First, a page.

Assisted dying has been legal in Canada for more than a year, with the assent of Bill C-14.
“These are conversations you folks will be having with your clients,” says Dr. Jeff Blackmer, vice-president of medical professionalism at the Canadian Medical Association, referring to end-of-life care and assisted dying. He spoke earlier this month at the Society of Trust and Estate Practitioners (STEP) National Conference. “It’s important for you to understand what’s available and what the clinical context is here in Canada.”
Requirements for approval
Blackmer explained that, to be approved for assisted dying, clients must:
- be Canadian residents;
- be at least age 18;
- be capable of making decisions both at the time of the request and at the time of intervention (Read: Request to die shouldn’t come from substitute decision maker);
- make a voluntary request;
- give informed, express consent; and
- have a grievous and irremediable condition.
“Grievous and irremediable” means that:
- the client has a serious and incurable illness, disease or disability in an advanced state of irreversible decline;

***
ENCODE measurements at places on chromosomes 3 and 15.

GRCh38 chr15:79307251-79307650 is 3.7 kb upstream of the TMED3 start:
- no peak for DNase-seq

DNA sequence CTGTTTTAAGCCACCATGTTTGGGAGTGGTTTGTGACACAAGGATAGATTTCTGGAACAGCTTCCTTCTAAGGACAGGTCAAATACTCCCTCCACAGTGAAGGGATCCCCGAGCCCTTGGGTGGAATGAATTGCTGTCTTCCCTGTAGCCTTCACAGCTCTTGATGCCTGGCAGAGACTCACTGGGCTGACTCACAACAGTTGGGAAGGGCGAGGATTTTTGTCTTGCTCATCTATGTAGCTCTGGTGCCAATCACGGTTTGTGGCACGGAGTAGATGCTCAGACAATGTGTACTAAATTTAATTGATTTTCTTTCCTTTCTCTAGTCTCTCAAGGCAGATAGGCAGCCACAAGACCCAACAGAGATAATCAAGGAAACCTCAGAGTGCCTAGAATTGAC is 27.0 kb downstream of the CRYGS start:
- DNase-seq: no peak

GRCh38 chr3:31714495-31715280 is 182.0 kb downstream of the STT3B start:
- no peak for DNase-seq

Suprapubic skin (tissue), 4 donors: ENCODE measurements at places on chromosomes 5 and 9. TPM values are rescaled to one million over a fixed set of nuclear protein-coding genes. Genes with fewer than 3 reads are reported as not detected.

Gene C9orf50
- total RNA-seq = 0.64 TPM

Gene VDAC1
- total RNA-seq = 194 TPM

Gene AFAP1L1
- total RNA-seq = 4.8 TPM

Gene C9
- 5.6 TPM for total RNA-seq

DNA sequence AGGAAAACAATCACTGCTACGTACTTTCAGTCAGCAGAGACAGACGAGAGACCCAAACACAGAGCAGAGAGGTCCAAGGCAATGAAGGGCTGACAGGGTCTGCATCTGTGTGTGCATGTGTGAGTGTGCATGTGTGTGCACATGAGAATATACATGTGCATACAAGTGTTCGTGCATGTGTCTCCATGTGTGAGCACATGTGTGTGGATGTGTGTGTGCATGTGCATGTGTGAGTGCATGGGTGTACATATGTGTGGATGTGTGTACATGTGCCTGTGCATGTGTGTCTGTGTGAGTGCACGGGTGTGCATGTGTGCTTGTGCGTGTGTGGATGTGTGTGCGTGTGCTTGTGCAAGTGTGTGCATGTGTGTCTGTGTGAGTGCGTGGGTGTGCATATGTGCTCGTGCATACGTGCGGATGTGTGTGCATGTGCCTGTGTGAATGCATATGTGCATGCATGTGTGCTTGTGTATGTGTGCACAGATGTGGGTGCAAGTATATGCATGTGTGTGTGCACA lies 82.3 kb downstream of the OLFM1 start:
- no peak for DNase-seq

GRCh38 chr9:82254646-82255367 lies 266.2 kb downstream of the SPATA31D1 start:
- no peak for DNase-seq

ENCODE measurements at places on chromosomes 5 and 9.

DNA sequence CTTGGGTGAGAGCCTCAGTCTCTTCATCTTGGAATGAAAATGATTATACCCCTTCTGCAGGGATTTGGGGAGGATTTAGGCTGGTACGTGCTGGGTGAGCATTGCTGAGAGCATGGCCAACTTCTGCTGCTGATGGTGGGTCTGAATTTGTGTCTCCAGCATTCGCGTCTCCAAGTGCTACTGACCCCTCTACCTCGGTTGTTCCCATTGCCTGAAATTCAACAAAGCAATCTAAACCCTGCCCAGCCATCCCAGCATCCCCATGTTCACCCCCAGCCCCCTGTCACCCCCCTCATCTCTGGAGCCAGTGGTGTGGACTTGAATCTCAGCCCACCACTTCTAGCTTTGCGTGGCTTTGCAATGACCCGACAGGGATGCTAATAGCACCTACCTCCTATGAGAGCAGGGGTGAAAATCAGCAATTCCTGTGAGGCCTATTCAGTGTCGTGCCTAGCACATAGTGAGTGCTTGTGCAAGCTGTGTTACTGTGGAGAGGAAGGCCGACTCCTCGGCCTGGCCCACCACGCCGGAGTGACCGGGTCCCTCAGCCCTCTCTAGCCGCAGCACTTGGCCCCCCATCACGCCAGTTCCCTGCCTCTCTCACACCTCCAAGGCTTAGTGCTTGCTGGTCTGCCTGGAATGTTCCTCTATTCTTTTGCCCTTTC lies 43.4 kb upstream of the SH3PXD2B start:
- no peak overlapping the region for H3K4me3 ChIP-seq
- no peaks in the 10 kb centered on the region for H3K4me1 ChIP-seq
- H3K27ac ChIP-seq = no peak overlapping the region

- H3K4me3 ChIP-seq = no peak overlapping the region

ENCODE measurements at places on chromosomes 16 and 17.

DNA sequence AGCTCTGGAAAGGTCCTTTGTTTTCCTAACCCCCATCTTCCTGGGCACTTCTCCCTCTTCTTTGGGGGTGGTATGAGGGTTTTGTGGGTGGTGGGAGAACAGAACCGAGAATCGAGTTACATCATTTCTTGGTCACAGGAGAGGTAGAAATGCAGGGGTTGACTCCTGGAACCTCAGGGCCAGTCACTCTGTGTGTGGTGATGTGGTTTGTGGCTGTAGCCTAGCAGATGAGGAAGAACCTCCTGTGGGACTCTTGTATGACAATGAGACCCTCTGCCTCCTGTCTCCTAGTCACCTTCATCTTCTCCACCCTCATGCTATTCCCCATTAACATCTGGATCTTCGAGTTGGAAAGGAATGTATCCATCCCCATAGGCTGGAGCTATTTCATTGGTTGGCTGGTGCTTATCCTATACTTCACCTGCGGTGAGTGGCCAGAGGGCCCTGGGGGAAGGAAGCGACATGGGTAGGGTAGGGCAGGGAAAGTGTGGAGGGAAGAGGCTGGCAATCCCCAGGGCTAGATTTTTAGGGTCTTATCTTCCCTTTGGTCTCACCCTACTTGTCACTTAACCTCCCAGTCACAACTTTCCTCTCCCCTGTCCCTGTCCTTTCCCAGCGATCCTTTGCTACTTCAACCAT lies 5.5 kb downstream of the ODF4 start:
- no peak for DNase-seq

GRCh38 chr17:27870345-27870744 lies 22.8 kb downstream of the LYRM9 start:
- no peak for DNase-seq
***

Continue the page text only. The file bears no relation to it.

- the client experiences physical or psychological suffering; and
- natural death is reasonably foreseeable.
The last condition is most controversial, says Blackmer, and in some instances, physicians might disagree. That could be crucial, because clients are also required to have two assessments from two different physicians.
Further, requests must be made in writing and witnessed, and clients must wait 10 days between the request and intervention, unless “suffering terribly,” says Blackmer.
If clients change their minds, they can withdraw their requests.
Blackmer notes that the bill doesn’t address faith-based facilities. Many have opted out of assisted dying, he says, and no provinces have addressed these facilities through legislation.
In Quebec, every institution must offer end-of-life care, including assisted dying.
Statistics and what’s next
An interim report on the first six months of assisted dying in Canada (a few months longer in Quebec) reveals there have been 970 assisted deaths. The report finds the average age at assisted death is 72, and both men and women are equally represented by the numbers. About 60% of cases involve cancer, and 23% involve neurodegenerative diseases like Alzheimer’s. Overall, these deaths account for 0.6% of all deaths in Canada.
Only three deaths have been self-administered. “That’s not very surprising,” says Blackmer, “because people want the certainty of having a medical practitioner involved.”
Blackmer says federal data collection on assisted dying is in the works, which will help reveal things like who’s requesting assisted dying, who’s being denied and how disabled communities are being affected.
A federal study is underway to further assess three things not currently approved as part of assisted dying: advance directives, mental illness and mature minors. The report should be released at the end of next year, says Blackmer.